Tearing Us Apart

Last night, I was trying to post a recording I heard of Rabbi Jonathan Sacks speaking at the Jewish Unity Conference in 2014, but I couldn’t find it online. (It’s on his podcast list and is worth a listen.) The speech emphasizes that for Jews, even amidst the darkest of times, there is always some silver lining.

I think we’ve had a small ounce of hope over the last few weeks, just as we did in the summer of 2014 when Naftali, Gilad, and Eyal were kidnapped. That is the overwhelming sense of unity in reaction to what’s being done to us. People from all types of backgrounds are posting videos about what’s happening in Israel.

When things are dire, we’ve been able to unite in our fear, shock, and frustration, as we grapple with how horrifying the terrorism against Jews in Israel is right now. The politics that divide us often melt away, because we start to get that terrorists sure as hell don’t really care how often you go to shul or if you say Hallel or Tachanun on Yom Ha’atzmaut.

But it looks like we’re losing some of that togetherness.

Rabbi Sacks quotes the historian Josephus who notes that at the end of the Second Temple, “within the besieged Jerusalem, Jews were more busy fighting one another than they were fighting the Romans outside.” We argue internally better than anyone.

There’s a famous Twilight Zone episode called, “The Monsters Are Due on Maple Street,” where an ordinary suburban neighborhood loses power, and their initial curiosity over it slowly turns to fear, paranoia, and inevitably violence. The episode ends with two aliens looking down at the street, saying that the easiest way to conquer the planet is to just let people become their own worst enemies.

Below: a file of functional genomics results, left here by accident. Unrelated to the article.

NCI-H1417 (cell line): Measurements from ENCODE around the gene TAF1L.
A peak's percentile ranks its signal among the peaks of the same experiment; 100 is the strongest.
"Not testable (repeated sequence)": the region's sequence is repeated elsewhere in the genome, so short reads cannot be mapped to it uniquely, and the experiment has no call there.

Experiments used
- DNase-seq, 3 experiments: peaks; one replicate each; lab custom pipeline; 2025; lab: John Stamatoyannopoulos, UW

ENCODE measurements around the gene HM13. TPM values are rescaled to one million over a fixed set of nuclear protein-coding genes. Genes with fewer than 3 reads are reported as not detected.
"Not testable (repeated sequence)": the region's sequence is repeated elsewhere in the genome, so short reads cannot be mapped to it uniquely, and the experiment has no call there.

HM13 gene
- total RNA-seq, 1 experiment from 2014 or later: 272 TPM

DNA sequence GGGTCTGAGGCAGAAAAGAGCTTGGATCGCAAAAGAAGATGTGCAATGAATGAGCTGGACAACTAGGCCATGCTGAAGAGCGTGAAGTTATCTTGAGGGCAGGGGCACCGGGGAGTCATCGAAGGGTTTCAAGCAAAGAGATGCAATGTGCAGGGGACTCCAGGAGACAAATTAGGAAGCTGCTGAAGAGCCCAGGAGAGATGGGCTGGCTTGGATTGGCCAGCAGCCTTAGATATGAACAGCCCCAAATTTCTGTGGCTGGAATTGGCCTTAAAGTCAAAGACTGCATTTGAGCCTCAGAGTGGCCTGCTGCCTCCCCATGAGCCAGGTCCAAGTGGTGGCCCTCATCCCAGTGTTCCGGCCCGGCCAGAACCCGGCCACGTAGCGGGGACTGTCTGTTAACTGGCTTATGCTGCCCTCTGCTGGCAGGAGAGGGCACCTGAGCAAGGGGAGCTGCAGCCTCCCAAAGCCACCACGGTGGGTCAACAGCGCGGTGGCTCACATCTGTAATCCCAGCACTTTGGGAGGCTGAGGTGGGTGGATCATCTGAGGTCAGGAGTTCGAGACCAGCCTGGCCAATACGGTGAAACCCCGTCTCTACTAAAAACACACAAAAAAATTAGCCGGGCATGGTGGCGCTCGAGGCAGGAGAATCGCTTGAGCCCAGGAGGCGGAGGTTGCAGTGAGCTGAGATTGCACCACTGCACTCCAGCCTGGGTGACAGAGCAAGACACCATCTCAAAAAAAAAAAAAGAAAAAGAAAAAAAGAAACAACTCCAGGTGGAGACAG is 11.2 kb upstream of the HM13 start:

When some Jews act as if they represent an entire sect of Judaism by releasing a statement saying, “Our sect doesn’t have any intention of going on the Temple Mount, so please don’t murder us,” an obvious reaction is likely to seethe with anger.

For those who stress that they don’t belong to the current group that is being terrorized surely need to reread Martin Niemöller’s famous poem about the Holocaust, “First They Came,” advocating that if you don’t stand up for injustice and cruelty, eventually it’ll land on you. Or perhaps they need to reread this week’s parsha, how our ancestor, Avraham asked an entire wicked city to be spared, even if their values of cruelty and greed were the polar opposite of his.

It’s hard not to let something so potentially divisive, rip us apart. Because our natural inclination is to see our differences, which are much lesser than our similarities.

I read a joke from comedian Emo Phillips this week:

“I saw this guy on a bridge about to jump. I said, “Don’t do it!” He said, “Nobody loves me.” I said, “God loves you. Do you believe in God?”
He said, “Yes.” I said, “Are you a Christian or a Jew?” He said, “A Christian.” I said, “Me, too! Protestant or Catholic?” He said, “Protestant.” I said, “Me, too! What franchise?” He said, “Baptist.” I said, “Me, too! Northern Baptist or Southern Baptist?” He said, “Northern Baptist.” I said, “Me, too! Northern Conservative Baptist or Northern Liberal Baptist?” “Northern Conservative Baptist.” I said, “Me, too! Northern Conservative Baptist Great Lakes Region, or Northern Conservative Baptist Eastern Region?” He said, “Northern Conservative Baptist Great Lakes Region.” I said, “Me, too!” Northern Conservative Baptist Great Lakes Region Council of 1879, or Northern Conservative Baptist Great Lakes Region Council of 1912?” He said, “Northern Conservative Baptist Great Lakes Region Council of 1912.” I said, “Die, heretic!” And I pushed him over.””

We have a great challenge to ignore this letter and the likely hatred that’s bubbling inside, as hard as that may be to do. More importantly though, we want to assume that this letter speaks for everyone Charedi. But it doesn’t, as much as the letter pretends it does. And that’s something I probably wouldn’t have said a month ago, but then again, a month ago, my newsfeed looked different, very different.

There are people out there that passionately hate Jews and groups of people who are different. Let’s try like hell to not emulate them.

About the Author
Originally from Chicago, Eli Lebowicz is a graduate of Yeshiva University. He performs stand-up comedy for primarily Jewish audiences. He is also a Cubs fan, unfortunately.
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